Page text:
If you own a registered small business and use your car mostly for work, then you may wish to know where you stand when it comes to tax allowances, and how these should be divided between the business and your personal tax statements.
This in turn affects your position when you come to finance and purchase a new car. Let’s say that you use the car on a daily basis for business purposes – in other words, throughout the day, and not just driving to and from your place of work. Providing all criteria are met, the business can reimburse you for the costs of purchasing and running the car, and then reclaim the GST through its quarterly Business Activity Statement.
And the criteria?
The vehicle must be used directly for the activities of the business, the purchase cost must have included GST, and the business receives a tax invoice from the seller. In other words, it has to be one or the other:
If you are an employee of the business, and aren’t personally registered for GST, you’re not entitled to a GST credit for the purchase. However, you can claim a large percentage of your vehicle expenses from the business on a monthly basis, while making a deduction for the depreciation of the vehicle on your personal tax return.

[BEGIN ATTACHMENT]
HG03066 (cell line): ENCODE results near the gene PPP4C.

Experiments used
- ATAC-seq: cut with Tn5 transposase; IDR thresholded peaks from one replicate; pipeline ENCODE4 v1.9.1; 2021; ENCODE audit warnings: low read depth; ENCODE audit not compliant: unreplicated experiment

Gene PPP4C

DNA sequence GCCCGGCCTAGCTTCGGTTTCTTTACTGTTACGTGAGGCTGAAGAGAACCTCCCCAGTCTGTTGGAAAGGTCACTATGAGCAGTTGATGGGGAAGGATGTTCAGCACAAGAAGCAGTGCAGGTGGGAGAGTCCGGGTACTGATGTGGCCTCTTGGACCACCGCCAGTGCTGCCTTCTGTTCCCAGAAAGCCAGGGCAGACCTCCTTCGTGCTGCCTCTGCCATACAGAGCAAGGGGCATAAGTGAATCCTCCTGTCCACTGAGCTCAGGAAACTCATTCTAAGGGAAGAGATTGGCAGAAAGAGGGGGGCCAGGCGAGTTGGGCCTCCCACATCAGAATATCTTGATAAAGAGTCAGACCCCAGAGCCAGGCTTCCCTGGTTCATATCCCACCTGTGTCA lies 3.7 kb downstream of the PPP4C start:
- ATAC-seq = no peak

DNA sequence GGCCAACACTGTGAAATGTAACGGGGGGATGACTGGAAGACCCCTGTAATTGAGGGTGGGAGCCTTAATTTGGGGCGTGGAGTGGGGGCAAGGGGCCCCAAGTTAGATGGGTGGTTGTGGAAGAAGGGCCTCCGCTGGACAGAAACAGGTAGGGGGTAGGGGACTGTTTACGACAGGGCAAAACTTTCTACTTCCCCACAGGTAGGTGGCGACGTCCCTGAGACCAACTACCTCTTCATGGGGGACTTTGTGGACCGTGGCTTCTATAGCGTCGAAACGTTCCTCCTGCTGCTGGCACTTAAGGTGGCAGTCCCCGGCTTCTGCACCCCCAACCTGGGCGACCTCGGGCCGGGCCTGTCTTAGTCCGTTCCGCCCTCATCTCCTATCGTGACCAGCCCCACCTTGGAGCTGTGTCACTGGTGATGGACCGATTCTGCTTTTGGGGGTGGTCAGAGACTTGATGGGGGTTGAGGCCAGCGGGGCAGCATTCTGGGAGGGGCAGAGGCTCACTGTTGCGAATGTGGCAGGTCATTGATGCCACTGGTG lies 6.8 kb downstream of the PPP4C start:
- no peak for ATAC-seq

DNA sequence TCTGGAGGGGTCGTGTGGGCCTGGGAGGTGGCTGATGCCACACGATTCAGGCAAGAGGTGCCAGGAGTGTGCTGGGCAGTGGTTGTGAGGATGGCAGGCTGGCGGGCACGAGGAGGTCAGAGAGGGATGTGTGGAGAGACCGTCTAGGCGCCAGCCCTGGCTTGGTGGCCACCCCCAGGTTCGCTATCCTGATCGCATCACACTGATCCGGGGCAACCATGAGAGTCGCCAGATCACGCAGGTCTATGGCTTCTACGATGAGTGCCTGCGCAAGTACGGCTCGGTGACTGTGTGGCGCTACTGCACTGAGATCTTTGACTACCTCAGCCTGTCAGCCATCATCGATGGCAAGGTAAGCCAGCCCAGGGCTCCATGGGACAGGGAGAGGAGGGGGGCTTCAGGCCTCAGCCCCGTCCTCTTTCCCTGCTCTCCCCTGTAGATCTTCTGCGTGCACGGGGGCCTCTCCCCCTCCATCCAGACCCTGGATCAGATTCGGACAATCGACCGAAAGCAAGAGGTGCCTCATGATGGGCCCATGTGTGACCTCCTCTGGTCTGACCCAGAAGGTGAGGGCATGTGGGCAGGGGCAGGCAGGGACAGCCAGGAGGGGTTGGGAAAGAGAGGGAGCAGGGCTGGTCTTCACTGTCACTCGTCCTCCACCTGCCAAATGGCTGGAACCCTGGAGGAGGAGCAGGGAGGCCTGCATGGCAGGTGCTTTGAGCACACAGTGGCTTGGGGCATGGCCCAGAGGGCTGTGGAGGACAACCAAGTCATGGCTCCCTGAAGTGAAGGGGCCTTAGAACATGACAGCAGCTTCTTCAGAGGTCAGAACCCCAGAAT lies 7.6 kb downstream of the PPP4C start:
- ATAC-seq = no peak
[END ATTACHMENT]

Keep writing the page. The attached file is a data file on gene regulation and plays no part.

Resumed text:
There is one other way to navigate the criteria. If you register for GST personally, you could then claim the GST included in the purchase cost, before entering into a contract to provide the business with a fully maintained vehicle. That effectively means that you’d be renting the car out to your business. Once again, looking at it from both perspectives:
What happened next would be that in the first quarter following the purchase, you’d receive a substantial GST refund, due to the GST in the vehicle’s cost. However, you’d be more likely to have to pay GST to the ATO from the second quarter onwards, due to the rental fee you’d be receiving.
We can help you to consider the possibilities of purchasing a new commercial vehicle for your business, although we always recommend you talk to your own accounting advisors first. You can also read more about the ATO regulations here.